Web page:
Balance transfer cards can be helpful if used properly
It's a credit card offer that's hard to resist: transfer your balance with zero percent interest. And some cards now give you up to 18 months to pay off that balance.
By getting rid of costly interest payments, a balance transfer can help you get out of debt more quickly, but only if used correctly.
"The big risk is that you transfer the balance and either you don't pay it off before the zero percent expires and you end with a big, high interest rate," cautions Gerri Detweiler, director of consumer education at Credit.com. "Or, you run up new debt on the card that you just paid off. It's sort of like yo-yo dieting."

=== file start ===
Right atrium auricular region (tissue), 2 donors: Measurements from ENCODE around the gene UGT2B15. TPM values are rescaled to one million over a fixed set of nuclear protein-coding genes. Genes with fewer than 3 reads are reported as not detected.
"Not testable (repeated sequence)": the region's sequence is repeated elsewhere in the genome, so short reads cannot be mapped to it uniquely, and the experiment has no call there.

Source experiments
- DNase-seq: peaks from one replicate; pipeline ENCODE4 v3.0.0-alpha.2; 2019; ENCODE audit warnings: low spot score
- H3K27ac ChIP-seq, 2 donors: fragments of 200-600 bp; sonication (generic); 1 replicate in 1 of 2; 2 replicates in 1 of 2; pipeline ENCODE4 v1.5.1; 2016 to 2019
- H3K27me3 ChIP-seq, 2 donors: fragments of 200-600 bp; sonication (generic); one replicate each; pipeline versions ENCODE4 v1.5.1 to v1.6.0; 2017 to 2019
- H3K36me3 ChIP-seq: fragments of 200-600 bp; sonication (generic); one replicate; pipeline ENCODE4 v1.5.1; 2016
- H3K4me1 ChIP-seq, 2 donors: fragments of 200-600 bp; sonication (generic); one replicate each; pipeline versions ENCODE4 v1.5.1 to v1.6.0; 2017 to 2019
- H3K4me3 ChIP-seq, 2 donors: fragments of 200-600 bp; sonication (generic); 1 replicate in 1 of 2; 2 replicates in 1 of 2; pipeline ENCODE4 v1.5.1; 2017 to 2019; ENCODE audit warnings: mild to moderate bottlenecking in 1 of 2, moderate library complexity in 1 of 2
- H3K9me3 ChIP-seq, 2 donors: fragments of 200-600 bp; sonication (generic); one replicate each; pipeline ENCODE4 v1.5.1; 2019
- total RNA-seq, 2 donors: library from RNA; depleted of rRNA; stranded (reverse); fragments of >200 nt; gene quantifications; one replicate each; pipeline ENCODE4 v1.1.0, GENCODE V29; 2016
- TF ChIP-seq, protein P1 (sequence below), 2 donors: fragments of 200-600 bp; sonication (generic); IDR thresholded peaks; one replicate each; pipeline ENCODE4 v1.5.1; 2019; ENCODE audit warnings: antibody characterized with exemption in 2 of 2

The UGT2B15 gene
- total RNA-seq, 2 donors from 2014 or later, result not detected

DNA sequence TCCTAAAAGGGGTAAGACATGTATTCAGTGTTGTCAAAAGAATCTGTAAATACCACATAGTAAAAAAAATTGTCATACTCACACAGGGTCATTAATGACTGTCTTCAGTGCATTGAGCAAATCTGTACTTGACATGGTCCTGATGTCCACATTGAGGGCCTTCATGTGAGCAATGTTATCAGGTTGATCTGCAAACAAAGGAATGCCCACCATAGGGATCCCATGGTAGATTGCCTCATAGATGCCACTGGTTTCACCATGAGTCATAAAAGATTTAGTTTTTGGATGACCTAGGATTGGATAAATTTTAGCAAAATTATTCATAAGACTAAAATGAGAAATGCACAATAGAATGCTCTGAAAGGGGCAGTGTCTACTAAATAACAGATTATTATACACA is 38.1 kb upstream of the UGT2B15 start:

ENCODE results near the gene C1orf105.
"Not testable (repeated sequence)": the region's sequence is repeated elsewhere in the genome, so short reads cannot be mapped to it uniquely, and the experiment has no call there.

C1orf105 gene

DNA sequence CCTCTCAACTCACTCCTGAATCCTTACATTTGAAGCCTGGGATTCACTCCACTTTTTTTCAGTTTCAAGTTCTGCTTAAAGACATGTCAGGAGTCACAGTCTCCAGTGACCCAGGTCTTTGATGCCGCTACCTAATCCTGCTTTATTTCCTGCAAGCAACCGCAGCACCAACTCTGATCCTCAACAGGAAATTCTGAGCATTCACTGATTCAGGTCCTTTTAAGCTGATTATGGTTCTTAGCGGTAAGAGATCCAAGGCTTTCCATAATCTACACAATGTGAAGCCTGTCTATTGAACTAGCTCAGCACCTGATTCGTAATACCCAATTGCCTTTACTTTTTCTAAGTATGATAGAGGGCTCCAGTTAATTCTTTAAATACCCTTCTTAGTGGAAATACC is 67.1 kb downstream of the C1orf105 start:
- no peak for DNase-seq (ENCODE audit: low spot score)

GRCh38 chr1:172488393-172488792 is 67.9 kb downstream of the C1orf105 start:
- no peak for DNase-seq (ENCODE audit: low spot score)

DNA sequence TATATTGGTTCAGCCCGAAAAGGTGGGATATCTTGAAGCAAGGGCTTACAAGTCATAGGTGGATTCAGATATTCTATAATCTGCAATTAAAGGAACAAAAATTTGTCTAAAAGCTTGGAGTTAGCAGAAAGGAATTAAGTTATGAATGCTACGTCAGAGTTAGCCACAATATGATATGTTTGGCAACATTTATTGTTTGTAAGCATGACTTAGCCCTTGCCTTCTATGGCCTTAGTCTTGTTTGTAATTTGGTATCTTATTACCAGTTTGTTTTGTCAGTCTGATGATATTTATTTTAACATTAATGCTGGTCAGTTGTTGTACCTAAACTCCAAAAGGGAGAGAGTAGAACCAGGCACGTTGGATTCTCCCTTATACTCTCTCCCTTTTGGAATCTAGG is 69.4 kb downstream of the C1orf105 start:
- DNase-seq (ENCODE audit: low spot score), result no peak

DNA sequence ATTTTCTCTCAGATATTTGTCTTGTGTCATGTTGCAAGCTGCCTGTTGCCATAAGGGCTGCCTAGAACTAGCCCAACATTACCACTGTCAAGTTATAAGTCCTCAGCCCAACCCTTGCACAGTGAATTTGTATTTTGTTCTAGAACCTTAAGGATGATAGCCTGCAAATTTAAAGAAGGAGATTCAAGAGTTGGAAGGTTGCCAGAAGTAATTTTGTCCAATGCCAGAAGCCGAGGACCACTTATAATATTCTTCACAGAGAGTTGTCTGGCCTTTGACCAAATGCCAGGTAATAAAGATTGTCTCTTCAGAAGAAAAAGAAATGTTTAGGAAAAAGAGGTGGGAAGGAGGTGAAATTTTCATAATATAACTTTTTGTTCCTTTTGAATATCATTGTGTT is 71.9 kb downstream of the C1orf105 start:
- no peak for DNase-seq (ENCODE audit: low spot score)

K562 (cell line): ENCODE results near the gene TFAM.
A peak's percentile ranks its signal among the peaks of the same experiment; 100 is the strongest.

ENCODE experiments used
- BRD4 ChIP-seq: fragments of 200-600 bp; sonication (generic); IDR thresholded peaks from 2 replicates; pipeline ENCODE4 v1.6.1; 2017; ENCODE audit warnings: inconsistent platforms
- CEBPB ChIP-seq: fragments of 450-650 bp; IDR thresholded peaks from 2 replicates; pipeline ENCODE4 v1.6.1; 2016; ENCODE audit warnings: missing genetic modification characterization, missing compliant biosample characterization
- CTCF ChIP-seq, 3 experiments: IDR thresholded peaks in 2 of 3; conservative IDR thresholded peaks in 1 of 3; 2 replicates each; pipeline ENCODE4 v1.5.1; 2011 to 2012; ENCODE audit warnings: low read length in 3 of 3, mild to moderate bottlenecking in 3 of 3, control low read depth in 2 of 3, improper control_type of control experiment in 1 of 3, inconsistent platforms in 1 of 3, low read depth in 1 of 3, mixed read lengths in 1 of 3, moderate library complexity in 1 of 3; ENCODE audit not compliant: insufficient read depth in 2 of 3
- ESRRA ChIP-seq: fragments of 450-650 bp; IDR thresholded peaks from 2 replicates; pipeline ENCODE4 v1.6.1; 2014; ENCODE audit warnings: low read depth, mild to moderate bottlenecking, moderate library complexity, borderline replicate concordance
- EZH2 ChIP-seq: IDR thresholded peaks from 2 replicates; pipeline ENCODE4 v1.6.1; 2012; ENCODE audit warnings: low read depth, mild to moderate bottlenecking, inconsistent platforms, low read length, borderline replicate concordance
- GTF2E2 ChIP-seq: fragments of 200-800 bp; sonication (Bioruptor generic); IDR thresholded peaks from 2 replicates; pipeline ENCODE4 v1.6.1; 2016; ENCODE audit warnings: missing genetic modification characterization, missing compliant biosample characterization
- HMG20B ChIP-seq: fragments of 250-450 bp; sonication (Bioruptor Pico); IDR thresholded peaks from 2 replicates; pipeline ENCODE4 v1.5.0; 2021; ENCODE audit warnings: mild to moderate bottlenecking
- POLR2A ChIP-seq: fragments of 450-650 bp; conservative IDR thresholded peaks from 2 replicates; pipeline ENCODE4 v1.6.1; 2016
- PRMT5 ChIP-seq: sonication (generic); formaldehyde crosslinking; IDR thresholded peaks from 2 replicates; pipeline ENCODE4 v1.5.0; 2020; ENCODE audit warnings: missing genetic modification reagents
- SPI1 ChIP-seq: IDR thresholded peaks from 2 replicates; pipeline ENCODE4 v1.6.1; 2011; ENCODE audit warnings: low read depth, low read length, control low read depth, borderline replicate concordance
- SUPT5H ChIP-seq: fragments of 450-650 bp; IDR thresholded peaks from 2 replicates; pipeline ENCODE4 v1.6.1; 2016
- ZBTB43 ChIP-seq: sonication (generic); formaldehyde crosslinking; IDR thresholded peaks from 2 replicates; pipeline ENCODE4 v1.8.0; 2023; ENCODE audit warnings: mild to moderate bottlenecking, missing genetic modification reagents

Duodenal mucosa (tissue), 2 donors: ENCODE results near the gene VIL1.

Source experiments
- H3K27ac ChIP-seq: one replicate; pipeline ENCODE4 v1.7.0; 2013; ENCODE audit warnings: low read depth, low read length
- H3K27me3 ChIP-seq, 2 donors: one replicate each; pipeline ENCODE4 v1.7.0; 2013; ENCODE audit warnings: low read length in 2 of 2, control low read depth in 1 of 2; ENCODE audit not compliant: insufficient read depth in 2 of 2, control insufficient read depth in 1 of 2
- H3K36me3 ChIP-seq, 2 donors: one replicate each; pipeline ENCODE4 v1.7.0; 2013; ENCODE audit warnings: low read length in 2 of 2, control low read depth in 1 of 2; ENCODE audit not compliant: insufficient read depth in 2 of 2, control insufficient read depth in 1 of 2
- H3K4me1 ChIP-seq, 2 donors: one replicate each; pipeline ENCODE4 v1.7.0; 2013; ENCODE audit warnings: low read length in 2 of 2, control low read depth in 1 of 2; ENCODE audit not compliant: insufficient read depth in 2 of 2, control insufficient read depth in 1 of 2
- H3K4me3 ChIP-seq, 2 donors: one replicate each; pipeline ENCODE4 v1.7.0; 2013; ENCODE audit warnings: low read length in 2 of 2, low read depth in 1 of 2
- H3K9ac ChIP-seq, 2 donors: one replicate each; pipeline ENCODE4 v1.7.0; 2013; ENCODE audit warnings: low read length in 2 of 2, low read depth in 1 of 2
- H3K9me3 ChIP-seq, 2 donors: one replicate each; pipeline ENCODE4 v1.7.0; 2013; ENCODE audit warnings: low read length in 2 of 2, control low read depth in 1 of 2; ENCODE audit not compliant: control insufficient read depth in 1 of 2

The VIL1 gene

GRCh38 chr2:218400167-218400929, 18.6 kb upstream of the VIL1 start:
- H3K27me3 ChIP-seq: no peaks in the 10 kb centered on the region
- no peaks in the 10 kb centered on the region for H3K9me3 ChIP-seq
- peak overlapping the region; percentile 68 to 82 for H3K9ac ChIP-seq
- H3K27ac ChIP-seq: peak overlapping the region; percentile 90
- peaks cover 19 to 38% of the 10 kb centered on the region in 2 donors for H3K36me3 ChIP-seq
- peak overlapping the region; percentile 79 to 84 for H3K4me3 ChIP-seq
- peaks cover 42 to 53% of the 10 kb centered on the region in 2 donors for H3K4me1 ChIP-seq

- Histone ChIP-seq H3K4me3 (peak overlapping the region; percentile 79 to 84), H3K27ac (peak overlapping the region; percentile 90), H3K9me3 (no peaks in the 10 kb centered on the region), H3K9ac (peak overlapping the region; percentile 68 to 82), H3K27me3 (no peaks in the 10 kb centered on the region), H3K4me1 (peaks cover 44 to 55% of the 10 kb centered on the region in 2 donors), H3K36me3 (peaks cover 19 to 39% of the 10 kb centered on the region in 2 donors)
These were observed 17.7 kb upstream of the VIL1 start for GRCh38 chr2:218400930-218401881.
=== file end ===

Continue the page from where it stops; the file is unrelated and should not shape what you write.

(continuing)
You want to cut your spending and pay off that balance transfer before the zero percent interest rate goes away.
There is one more thing to consider: what is it going to cost to move your balance to another card?
"Almost every card charges balance transfer fees and the amount ranges from two to four percent, so you have to factor in that cost," Detweiler explained.
Applying for that new card will have a slight impact your credit score, so if you're about to apply for a loan, you might want to hold off on that.
More Info: 5 Things to Consider Before Getting a Balance Transfer Card